That’s it, 197 is the technical number, but if we add the 10 disputed territories, that makes 207. Then morally you’d be compelled to add Tibet, Hong Kong, Faroe Islands etc.  So after far too many hours online, I’d say there is a solid argument for anyone either claiming to, or wanting to, visit every country in the world, for the 197 countries and these 19 guys:

  1. Somaliland
  2. Nagorno-Karabakh
  3. Northern Cyprus
  4. Western Sahara
  5. Transnistria
  6. South Ossetia
  7. Abkhazia
  8. Iraqi Kurdistan
  9. Tibet
  10. Hong Kong
  11. Macau
  12. Faroe Islands
  13. Greenland
  14. Northern Ireland
  15. Scotland
  16. England
  17. Wales
  18. Cook Islands
  19. Niue

Personally, I think Guam, Gibraltar (all places I’ve also visited for the record), French Guiana etc are a push too far, and having a football team is about as far as the argument goes. So with that in mind, that makes 197 + 19 additional nations (-1 for removing the UK and replacing with the 4 nations that make it up) = 215 countries. If Niue and Cook Islanders have New Zealand passports, and Faroe Islanders and Greenlanders have Danish passports then can they really be sovereign states? It’s tough, but having your own devolved Government, culture, autonomy, flag etc is certainly worthy. So now I’m looking at flights to Niue and the Cook islands like the travel freak I am! See you on the road I guess!

I love travel though, box-ticking and border hopping for an hour, or a day, in a country isn’t for me,  I mean, does that even really count?! That’s transport, not travel. Sooooo, 215? I want to see the world, the WHOLE WORLD, and I haven’t been to the Faroe Islands or Greenland, so can I ‘colour the map’ because I’ve been to Denmark? Doesn’t feel right. So let’s give it a crack. 215 here I come. Of the 19 additional nations I listed I’ve visited 17 of them on my travels already, so I need to go back to ‘correct’ my Iraq visit, and then hit up Cook Islands, and Niue and I’m actually finally done. No cheating involved!

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21 thoughts on “How many countries in the world?

  1. I lost your count somewhere, you have 197 and then you say you add the list of 21 and take away one, resulting to 217, but your list only has got 20?

  2. no dear,Saudi Arabia is completly different from past.Go there and visit whole country except holy cities(Makah &Madinah)

  3. I recently decided that I want to visit every country as well. I had to write a list of all the countries and came up with the number 197 as well. However I would like it to be a round number like 200 so maybe I’ll add a few places.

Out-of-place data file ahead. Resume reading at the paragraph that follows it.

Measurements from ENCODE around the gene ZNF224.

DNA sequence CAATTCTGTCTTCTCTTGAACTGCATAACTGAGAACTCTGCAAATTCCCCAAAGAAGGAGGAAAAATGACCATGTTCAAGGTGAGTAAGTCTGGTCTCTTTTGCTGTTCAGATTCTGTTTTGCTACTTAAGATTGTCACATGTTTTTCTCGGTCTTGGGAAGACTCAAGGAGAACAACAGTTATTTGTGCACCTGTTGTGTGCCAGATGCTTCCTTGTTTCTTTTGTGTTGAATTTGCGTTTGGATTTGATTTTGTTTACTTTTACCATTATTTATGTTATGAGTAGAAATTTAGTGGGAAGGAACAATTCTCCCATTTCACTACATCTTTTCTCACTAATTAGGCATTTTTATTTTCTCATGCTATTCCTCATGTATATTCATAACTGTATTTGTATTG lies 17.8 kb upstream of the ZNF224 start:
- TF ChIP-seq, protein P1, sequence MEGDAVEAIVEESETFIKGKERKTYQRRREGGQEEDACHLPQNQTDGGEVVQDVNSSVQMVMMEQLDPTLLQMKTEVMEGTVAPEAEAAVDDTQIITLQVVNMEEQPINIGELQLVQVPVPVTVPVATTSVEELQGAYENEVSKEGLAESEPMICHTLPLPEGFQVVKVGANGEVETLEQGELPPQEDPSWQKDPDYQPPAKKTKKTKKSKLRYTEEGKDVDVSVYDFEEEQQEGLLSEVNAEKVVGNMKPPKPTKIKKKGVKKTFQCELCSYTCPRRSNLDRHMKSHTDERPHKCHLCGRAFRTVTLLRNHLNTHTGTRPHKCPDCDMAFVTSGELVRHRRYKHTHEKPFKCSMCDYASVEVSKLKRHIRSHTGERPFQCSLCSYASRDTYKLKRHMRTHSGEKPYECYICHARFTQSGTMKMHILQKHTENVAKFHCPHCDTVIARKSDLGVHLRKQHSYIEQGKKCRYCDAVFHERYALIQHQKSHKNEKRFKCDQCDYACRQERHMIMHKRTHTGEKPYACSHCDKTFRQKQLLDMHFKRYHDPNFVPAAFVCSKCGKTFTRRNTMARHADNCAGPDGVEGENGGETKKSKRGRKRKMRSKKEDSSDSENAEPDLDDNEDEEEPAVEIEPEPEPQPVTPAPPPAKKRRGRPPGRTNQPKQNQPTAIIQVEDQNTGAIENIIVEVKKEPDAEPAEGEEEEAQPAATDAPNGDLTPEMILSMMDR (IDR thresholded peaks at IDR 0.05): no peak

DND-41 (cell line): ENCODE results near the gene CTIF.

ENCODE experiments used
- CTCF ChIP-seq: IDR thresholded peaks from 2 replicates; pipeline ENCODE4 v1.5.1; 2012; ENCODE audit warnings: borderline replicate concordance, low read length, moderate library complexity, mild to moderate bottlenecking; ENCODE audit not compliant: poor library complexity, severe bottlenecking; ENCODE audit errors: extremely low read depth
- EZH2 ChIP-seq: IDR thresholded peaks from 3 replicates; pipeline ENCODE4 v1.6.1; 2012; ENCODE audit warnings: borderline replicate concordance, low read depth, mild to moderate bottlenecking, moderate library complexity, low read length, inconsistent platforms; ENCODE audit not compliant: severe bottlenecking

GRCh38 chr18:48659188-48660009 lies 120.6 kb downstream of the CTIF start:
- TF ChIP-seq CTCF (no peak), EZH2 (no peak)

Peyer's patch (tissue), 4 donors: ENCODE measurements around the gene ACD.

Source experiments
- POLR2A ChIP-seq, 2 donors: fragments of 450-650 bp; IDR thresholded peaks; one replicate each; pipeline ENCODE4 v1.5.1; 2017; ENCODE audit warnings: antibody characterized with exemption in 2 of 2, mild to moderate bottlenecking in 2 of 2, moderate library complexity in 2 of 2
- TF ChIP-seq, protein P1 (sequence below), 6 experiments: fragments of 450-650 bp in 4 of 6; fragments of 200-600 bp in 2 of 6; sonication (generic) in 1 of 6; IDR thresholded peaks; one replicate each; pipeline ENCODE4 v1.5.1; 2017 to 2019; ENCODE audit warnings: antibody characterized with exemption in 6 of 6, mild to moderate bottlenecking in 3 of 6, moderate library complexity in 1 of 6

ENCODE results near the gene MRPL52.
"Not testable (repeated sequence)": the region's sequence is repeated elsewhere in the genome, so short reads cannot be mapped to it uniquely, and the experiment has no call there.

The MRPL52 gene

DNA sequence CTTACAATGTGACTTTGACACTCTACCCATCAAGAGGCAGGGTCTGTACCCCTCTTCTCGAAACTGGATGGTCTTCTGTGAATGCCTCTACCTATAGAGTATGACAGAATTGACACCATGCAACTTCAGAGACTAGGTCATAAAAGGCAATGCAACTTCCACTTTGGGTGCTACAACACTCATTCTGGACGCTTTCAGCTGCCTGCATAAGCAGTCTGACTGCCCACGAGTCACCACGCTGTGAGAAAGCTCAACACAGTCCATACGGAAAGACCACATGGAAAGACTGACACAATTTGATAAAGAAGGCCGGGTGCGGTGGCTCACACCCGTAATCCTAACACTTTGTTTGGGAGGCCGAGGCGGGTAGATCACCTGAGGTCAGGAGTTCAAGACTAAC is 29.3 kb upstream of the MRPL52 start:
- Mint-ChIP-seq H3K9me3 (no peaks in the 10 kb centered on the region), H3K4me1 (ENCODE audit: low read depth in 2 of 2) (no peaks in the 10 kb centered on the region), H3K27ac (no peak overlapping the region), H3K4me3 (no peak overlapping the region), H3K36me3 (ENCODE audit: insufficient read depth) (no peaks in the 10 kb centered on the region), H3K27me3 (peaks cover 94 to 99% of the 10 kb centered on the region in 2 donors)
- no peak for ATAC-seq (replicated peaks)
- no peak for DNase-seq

4. I’m visiting Cyprus this month, and while North Cyprus feels like parts of Cyprus in a lot of ways, it has it’s own Visa system. It’s actually more separate than I thought it would be before I got to (regular) Cyrpus. I needed my passport to cross the border, my credit card stopped working, etc. Plus, if you have friends on the northern side it’s possible they can’t come visit you in the south. It’s more complicated than I think outsiders want to believe.

  5. More than 200 countries are in all over the world, It is really interesting things. every country lifestyle culture all are different. so if we are trying to travel all over world we will see distinct flavor of life style and culture.

  6. Wow! That says a lot about us that more “countries” registered with FIFA than with the United Nations! I too ran into so many different numbers when searching for the exact number of countries in the world. Personally, I would consider a lot of these “territories” as countries in their own right, even if not acknowledged by the UN or other countries. For example: French Polynesia – I’ve never been but I imagine their culture to be quite different from the French culture so I personally wouldn’t feel comfortable lumping them in with the country of France. Same thing with Greenland, which has its own capital, Nuuk. Obviously this would make the list even more longer, but it’s something I personally feel is the “right” thing to do! Great research here, in any case, I learned a lot! 🙂
    -Victoria

  7. Nice lists and justifications Johnny, I agree with you on the Western Sahara Amin others. Regards from no. 51 on your list, going home from an event hosted by the Irish embassy on 1916 all our national questions are indeed complex. Though many are satisfied with simplistic expanations

  8. You could have planned for the 197th and final new destination to be somewhere cheaper than Norway! 😉 Interesting site though mate, really enjoying some of the articles about places next on my list… Kosovo will be my 25th country next month having recently caught the travel bug!